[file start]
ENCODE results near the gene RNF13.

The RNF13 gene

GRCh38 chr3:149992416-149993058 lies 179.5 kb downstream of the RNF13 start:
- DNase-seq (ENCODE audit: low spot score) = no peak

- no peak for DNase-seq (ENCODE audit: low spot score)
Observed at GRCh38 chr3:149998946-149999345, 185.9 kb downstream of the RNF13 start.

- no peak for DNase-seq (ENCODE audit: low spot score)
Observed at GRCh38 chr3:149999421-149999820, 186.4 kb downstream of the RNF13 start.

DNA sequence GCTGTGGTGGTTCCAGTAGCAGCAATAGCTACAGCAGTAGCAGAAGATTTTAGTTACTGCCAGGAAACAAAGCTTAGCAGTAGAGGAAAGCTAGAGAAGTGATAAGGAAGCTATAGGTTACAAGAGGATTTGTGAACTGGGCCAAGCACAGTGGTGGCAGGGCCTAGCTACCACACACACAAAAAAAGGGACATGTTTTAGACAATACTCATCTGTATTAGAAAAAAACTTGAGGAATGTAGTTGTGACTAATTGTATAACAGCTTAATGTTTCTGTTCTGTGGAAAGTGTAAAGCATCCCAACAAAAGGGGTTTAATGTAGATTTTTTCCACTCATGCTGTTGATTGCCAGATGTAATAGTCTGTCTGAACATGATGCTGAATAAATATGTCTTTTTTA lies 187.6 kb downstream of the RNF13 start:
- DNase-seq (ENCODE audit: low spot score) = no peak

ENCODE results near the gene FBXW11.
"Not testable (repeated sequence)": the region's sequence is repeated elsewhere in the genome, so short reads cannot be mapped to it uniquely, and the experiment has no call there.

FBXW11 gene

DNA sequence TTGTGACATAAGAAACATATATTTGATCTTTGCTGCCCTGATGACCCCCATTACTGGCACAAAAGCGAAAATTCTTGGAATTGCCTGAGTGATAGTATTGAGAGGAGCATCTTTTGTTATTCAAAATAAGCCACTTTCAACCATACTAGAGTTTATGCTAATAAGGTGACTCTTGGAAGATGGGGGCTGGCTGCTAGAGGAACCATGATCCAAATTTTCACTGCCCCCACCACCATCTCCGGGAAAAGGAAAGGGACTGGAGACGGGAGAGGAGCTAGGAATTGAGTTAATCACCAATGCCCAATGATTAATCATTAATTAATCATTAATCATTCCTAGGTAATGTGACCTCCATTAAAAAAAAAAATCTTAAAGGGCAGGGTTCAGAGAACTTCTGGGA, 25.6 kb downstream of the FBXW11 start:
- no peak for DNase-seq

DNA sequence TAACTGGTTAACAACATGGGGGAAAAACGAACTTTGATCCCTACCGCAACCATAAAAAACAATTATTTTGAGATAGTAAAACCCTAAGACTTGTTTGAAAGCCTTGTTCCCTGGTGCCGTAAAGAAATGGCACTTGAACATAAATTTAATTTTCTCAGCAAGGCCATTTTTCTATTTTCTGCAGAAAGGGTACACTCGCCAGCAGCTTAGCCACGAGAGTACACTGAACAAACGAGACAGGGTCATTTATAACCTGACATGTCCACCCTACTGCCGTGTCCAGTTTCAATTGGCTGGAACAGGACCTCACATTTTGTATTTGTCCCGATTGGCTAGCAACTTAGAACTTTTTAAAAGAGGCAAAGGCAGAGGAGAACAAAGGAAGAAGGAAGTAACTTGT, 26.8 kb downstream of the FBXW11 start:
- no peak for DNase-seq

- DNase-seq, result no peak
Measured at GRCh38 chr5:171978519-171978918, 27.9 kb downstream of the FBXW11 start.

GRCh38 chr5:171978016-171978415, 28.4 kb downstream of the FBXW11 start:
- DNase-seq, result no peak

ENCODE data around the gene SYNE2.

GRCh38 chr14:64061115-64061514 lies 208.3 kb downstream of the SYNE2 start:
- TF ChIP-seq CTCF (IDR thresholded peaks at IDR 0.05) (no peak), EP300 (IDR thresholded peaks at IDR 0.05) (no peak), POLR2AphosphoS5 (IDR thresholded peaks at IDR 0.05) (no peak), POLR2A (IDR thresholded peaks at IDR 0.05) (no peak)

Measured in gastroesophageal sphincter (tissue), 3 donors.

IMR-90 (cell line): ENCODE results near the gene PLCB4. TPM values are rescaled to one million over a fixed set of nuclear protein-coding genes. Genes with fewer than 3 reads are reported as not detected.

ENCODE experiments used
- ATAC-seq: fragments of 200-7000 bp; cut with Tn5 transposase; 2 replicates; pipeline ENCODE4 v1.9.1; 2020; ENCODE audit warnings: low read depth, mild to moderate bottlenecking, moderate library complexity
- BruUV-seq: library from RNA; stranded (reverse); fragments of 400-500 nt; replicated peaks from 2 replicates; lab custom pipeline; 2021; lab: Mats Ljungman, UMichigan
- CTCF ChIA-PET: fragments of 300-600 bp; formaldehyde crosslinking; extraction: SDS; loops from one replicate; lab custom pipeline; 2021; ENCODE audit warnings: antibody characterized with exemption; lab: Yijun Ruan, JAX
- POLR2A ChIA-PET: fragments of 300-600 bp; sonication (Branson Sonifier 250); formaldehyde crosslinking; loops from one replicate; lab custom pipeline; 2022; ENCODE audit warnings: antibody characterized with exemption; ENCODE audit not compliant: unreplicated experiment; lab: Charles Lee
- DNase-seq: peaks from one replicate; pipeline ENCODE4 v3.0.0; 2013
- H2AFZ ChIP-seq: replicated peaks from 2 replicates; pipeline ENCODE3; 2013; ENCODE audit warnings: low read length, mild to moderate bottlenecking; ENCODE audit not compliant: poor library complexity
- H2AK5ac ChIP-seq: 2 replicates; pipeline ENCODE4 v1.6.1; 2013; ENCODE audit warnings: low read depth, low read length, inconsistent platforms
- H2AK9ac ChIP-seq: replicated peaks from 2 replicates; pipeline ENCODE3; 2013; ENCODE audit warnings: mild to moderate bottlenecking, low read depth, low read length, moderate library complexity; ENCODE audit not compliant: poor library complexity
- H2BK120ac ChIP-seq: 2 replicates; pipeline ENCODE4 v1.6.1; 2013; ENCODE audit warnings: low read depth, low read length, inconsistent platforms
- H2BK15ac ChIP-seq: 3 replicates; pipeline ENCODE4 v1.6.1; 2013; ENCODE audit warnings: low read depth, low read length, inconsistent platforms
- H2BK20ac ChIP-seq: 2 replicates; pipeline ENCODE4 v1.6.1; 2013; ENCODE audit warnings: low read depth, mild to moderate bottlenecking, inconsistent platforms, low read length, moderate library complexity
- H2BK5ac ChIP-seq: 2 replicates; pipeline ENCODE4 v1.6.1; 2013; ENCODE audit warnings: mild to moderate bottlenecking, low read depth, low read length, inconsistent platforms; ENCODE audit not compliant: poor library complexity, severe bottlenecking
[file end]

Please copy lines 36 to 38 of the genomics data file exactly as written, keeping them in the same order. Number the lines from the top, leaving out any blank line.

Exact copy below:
- H2BK120ac ChIP-seq: 2 replicates; pipeline ENCODE4 v1.6.1; 2013; ENCODE audit warnings: low read depth, low read length, inconsistent platforms
- H2BK15ac ChIP-seq: 3 replicates; pipeline ENCODE4 v1.6.1; 2013; ENCODE audit warnings: low read depth, low read length, inconsistent platforms
- H2BK20ac ChIP-seq: 2 replicates; pipeline ENCODE4 v1.6.1; 2013; ENCODE audit warnings: low read depth, mild to moderate bottlenecking, inconsistent platforms, low read length, moderate library complexity